Almost two weeks since the smoke cleared after Christopher Dorner's fiery end, the status of a $1 million reward for his capture isn't any clearer.
As the violent rampage and mammoth manhunt gripped Southern California and the nation, money poured in from more than 30 agencies and municipalities to try to spark his capture.
A number of people intersected with former Los Angeles police officer Dorner during his 10-day rampage during which he killed four people and wounded two others -- from the motorist who alerted police after spotting the suspect at a Corona gas pump to the Big Bear condo owners taken captive by the rogue city cop.
None, however, may be a perfect fit to claim the money because of the precise language detailing the conditions of the reward. No one, in fact, has yet been identified as a qualifying recipient.
Many have questioned whether the reward would be paid, since the case ended in Dorner's death and not his arrest, but officials maintain they do want to see the money given out. However, they also need buy-in from the people and agencies that contributed the money in the first place.
This week, Los Angeles Police Department Chief Charlie Beck said he would like to see the money distributed fairly, whether it's to one person or spread among several people.
"This is the largest reward in law-enforcement history, but it's also the most complicated," Beck said. "My desire is for the reward money to be used. It had its desired effect, it should be paid out."
Dorner's Internet manifesto and bloody vengeance plot placed him at the center of the largest manhunt in California history. Before he killed two law officers and seriously wounded two others, he already was wanted for the murders of an Irvine couple.
San Bernardino County sheriff's deputies cornered Dorner Feb. 12 in a cabin in the Seven Oaks area, southeast of Big Bear. Sheriff's officials believe Dorner died from a self-inflicted gunshot to the head after authorities fired pyrotechnic teargas into the cabin and moments before the structure began to blaze.
Two days before his death, however, many observers feared Dorner had escaped from the San Bernardino Mountains and could show up anywhere. On Feb. 10, the Los Angeles mayor's office, the LAPD, Riverside city officials, Riverside County supervisors and others, including the Los Angeles Dodgers, combined to create the $1 million-plus reward.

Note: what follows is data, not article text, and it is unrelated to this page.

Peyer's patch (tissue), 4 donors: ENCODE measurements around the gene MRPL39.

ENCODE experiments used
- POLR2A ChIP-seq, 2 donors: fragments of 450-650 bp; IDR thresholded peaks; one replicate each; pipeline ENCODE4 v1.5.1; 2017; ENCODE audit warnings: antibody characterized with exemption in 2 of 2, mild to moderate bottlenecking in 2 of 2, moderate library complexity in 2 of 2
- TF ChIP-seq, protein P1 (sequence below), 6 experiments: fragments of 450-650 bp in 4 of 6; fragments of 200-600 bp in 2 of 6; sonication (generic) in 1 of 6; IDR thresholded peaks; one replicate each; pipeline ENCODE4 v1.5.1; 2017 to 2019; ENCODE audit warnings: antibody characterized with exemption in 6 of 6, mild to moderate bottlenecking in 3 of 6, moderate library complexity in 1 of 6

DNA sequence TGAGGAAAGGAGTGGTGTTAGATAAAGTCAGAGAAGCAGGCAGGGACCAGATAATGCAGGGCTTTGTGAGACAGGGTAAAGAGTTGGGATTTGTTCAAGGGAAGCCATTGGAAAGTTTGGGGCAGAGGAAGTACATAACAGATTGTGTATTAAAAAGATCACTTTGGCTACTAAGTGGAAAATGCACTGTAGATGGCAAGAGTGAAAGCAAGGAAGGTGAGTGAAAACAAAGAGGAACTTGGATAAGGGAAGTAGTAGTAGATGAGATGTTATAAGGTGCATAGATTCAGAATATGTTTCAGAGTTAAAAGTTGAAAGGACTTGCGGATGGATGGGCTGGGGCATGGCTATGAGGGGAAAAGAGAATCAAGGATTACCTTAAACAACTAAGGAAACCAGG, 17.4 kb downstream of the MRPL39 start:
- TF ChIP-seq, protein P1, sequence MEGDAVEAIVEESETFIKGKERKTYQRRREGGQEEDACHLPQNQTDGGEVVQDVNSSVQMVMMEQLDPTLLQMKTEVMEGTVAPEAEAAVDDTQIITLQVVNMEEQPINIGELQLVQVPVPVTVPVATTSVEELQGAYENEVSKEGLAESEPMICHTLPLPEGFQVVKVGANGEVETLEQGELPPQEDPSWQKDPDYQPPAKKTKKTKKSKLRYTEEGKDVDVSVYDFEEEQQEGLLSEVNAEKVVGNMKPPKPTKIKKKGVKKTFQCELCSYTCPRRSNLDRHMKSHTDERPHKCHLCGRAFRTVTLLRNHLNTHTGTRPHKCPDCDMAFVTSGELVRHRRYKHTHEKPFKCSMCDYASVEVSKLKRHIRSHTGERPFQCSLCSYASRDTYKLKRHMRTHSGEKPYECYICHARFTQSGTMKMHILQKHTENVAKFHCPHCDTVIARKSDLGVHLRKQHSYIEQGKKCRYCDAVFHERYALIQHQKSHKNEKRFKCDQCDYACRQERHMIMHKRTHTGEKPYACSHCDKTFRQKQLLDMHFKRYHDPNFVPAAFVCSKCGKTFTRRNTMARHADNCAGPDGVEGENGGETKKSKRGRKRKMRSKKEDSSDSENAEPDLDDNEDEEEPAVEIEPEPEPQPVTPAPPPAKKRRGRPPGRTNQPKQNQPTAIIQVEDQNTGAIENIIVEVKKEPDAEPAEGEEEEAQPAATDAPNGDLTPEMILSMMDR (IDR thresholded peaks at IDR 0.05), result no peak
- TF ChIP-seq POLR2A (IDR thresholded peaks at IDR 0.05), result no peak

The Los Angeles mayor's office is waiting for the investigations to conclude and looking to coordinate efforts with all of the donors before making a decision on the payout.
The conditions of the primary reward said the money would be paid for Dorner's "arrest and conviction." Riverside County supervisors adjusted the language for the $100,000 they offered so that it could be given just for Dorner's apprehension.
Exactly who is eligible remains the $1 million question for many of those who came in contact with Dorner while he was wanted by police.
For instance, Lee McDaniel spotted him at a gas station in Corona shortly before 1:30 a.m. McDaniel flagged down two LAPD officers and pointed to Dorner's pickup driving away. Dorner exchanged gunfire with the officers, grazing one of them in the forehead.
After the shooting, McDaniel said he was wracked with guilt, believing he may have triggered the deadly series of events that followed. But police have told him he may have saved other officers' lives by sending Dorner into hiding.
McDaniel said he hasn't been approached about the reward and doesn't know if he would be eligible because his meeting with Dorner happened before the reward was offered. He said he would like to see the money go to the family of Dorner's first Inland victim, Riverside police Officer Michael Crain.
After fending off the LAPD officers, Dorner sped north into Riverside where he came upon a Riverside police car stopped at a red light. Dorner sped through the light and shot Crain and the officer he was training, Andrew Tachias.
Cab driver Karam Kaoud witnessed the shooting and ran to Tachias' side. The badly wounded officer was unable to operate his radio, so Kaoud held down the radio's button so the officer could call for help. Kaoud's actions may not have led to an arrest, as laid out in the reward's details, but they likely saved the officer's life.
Kaoud has not sought the reward and does not consider himself a hero. He said anyone in his position would have done the same thing.
Then, there were Jim and Karen Reynolds, who stumbled upon Dorner when they arrived to check on their vacation rental in Big Bear. Dorner tied up and gagged the couple and stole their SUV.
The couple were able to get free and call 911. Police swarmed to the mountains to join in the search and pursuit. The couple's actions might not have resulted in an arrest, but they inspired the final chase that ended Dorner's rampage -- and his life.
(Distributed by Scripps Howard News Service)